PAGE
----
Alvin: Things keep getting better every year. Playing live is my biggest thrill in the world, but the actual touring side of it checking in and out of cheap hotels, loading and unloading your gear, that kind of thing's getting really old. On the other hand, the gigs keep getting better ... I feel very fortunate.

When we started the Blasters, our whole goal was to quit our day jobs and play what we wanted to play. I was very fortunate to be able to quit my day job 20 years ago, and I haven't gone back. Even in the worst conditions... recently, we did this gig in northern Alabama, and it was hotter than hell, and raining, and we were playing an outdoor gig. It was just a mess, everything about it was screwed up -- muddy, filthy, humid, everything that could have gone wrong did. Even under those miserable conditions, it sure beats the alternative.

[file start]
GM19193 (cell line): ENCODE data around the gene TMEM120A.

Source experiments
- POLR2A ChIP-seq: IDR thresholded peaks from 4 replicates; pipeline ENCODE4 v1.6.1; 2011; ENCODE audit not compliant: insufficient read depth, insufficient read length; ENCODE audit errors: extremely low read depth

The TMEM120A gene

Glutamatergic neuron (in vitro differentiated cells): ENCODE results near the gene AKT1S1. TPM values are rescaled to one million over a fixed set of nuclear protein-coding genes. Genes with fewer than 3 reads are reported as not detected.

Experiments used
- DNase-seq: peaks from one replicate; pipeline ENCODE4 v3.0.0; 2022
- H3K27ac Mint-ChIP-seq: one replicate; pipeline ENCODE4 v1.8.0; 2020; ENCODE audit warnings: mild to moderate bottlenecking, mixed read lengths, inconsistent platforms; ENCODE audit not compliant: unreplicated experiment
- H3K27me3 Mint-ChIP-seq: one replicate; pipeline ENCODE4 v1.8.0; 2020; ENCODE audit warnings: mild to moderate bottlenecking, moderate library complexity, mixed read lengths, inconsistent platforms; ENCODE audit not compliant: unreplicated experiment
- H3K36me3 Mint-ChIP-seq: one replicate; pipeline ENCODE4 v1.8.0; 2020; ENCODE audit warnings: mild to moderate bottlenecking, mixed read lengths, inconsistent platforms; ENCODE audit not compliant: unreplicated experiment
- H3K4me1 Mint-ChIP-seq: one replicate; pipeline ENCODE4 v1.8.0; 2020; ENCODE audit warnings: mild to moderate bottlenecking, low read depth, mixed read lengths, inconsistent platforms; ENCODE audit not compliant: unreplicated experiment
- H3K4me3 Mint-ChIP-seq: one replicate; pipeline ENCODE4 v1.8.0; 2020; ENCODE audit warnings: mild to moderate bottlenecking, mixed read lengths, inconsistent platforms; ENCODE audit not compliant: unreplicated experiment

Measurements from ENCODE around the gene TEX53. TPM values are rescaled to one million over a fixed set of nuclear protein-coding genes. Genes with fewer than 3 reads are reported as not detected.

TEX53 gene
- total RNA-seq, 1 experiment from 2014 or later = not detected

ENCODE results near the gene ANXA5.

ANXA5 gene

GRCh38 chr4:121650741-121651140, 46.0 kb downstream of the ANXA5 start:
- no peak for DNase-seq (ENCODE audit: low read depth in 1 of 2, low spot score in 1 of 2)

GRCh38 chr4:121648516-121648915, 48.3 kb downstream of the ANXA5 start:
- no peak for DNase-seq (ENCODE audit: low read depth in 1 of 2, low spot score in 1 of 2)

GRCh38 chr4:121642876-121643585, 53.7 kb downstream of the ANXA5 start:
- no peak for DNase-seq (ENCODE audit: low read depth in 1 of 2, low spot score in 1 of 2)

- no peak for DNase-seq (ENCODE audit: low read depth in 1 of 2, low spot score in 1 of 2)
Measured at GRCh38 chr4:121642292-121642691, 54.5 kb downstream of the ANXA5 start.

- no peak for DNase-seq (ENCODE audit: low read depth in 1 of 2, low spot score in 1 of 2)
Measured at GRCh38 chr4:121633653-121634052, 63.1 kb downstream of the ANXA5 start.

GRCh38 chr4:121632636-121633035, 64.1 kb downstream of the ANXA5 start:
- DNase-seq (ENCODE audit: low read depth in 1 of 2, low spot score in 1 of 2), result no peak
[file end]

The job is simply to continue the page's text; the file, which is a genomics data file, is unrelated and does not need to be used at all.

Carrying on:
There is a famous quote -- this may or may not be true - but Willie Nelson was playing these dives in the old days, and one night his drummer asked him, "Willie, how long are we going to keep playing these dives?" And he said, "Hopefully, for the rest of our lives." That is very true for me.

Dave Alvin • Public Domain: Songs From the Wild Land • 2000 • Hightone Records

Originally published in the Ballard News-Tribune, Seattle, Wash., 2000.

copyright 1997-2010, Steve Stav  

Wednesday, November 1, 2000

Building the perfect Sushi

• Talking rock ‘n roll, fish and the Fastbacks with SushiRobo

By Steve Stav, for the Ballard News-Tribune, Seattle, 2000.

Above the din of a tone-deaf singer strumming a guitar, I asked this oh-so-clever band, just exactly who or what is a SushiRobo?